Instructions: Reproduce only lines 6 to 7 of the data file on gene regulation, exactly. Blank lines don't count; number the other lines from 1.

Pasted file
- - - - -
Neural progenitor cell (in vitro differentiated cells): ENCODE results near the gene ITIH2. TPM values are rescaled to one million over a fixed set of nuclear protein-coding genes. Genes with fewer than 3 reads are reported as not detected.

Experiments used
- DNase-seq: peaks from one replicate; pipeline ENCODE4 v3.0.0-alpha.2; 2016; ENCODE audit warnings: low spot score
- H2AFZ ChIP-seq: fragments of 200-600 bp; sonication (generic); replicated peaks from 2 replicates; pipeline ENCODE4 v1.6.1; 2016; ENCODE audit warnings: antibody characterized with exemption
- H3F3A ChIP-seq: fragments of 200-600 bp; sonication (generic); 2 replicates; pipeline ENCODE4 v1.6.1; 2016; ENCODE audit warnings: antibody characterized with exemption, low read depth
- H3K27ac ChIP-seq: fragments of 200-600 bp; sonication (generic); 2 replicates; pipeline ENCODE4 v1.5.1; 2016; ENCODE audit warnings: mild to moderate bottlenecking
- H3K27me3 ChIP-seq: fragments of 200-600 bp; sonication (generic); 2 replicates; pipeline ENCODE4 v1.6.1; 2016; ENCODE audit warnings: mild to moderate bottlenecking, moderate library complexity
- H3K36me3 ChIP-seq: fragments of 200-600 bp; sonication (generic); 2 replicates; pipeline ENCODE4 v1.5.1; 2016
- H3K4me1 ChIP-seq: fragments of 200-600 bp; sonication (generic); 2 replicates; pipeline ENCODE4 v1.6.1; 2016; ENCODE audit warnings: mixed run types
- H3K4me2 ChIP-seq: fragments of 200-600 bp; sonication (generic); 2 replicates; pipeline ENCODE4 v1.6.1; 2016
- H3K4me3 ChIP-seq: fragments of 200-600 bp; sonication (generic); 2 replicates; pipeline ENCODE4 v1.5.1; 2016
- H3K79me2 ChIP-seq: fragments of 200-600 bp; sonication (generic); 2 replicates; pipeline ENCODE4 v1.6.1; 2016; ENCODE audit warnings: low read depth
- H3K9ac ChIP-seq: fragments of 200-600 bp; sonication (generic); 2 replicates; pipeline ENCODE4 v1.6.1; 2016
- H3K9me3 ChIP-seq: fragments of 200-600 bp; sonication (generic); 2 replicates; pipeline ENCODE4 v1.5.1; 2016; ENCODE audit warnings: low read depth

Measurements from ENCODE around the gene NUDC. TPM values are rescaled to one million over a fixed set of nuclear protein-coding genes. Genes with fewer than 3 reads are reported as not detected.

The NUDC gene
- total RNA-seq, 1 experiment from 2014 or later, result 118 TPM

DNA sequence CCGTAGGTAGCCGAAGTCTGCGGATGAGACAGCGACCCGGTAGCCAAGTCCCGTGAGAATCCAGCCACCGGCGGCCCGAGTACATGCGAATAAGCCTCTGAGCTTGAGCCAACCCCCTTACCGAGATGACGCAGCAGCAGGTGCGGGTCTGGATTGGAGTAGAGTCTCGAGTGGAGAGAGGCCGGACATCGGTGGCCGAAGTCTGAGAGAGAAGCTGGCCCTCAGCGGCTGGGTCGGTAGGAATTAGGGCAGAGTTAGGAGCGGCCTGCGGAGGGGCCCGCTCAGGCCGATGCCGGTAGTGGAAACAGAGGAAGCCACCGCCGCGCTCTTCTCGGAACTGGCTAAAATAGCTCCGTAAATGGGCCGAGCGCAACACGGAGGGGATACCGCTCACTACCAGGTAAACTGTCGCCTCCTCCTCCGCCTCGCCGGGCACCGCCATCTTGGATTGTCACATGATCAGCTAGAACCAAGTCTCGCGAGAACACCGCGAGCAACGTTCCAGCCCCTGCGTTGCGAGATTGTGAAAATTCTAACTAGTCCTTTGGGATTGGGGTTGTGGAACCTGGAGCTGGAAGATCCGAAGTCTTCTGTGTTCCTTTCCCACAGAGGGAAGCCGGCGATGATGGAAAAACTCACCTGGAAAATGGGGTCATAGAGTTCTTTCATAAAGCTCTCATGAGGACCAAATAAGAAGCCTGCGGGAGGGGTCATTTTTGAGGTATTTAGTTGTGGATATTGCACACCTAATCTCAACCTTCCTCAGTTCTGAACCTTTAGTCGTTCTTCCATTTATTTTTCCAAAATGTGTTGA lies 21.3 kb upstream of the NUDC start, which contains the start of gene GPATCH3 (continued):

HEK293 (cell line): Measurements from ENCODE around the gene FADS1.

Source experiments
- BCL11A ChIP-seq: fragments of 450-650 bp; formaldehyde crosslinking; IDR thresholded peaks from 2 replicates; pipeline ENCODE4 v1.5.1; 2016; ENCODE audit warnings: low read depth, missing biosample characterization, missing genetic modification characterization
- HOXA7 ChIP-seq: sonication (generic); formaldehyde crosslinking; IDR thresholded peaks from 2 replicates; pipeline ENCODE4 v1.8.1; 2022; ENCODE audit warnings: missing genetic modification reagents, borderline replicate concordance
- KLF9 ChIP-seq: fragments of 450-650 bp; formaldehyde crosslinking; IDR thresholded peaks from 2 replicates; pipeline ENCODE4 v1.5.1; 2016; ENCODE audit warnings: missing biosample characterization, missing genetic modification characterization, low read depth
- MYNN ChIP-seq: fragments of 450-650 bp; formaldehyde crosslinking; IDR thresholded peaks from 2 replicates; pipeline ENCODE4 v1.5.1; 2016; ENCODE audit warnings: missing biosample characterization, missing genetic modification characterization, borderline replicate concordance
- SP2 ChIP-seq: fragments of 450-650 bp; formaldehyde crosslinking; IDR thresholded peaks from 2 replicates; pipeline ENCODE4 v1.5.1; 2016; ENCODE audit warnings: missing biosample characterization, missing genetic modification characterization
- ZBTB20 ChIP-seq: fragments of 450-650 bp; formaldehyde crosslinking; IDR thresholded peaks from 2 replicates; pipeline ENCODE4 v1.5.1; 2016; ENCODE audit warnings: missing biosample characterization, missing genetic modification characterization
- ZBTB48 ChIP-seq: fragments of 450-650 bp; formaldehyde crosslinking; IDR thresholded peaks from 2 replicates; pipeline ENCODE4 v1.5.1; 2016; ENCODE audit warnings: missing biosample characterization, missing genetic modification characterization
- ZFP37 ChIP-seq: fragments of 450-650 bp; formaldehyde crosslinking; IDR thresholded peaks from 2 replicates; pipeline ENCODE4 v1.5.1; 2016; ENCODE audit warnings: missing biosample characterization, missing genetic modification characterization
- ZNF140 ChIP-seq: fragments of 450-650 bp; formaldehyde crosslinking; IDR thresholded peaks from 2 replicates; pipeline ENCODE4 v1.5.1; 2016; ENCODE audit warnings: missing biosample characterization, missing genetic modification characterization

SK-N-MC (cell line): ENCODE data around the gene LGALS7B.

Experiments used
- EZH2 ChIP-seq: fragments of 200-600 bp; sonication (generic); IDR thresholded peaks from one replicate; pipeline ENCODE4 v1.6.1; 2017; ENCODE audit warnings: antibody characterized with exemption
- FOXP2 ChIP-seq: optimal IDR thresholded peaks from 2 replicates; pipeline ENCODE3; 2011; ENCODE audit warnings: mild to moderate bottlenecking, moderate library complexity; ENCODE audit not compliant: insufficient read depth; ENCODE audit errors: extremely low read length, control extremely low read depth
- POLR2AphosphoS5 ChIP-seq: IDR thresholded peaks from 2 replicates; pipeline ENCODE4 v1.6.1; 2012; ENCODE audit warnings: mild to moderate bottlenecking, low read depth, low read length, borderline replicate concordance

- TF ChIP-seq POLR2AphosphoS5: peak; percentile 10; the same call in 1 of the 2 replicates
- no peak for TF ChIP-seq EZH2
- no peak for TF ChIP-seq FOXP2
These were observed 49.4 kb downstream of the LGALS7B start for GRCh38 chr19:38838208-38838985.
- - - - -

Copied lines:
- H3K27ac ChIP-seq: fragments of 200-600 bp; sonication (generic); 2 replicates; pipeline ENCODE4 v1.5.1; 2016; ENCODE audit warnings: mild to moderate bottlenecking
- H3K27me3 ChIP-seq: fragments of 200-600 bp; sonication (generic); 2 replicates; pipeline ENCODE4 v1.6.1; 2016; ENCODE audit warnings: mild to moderate bottlenecking, moderate library complexity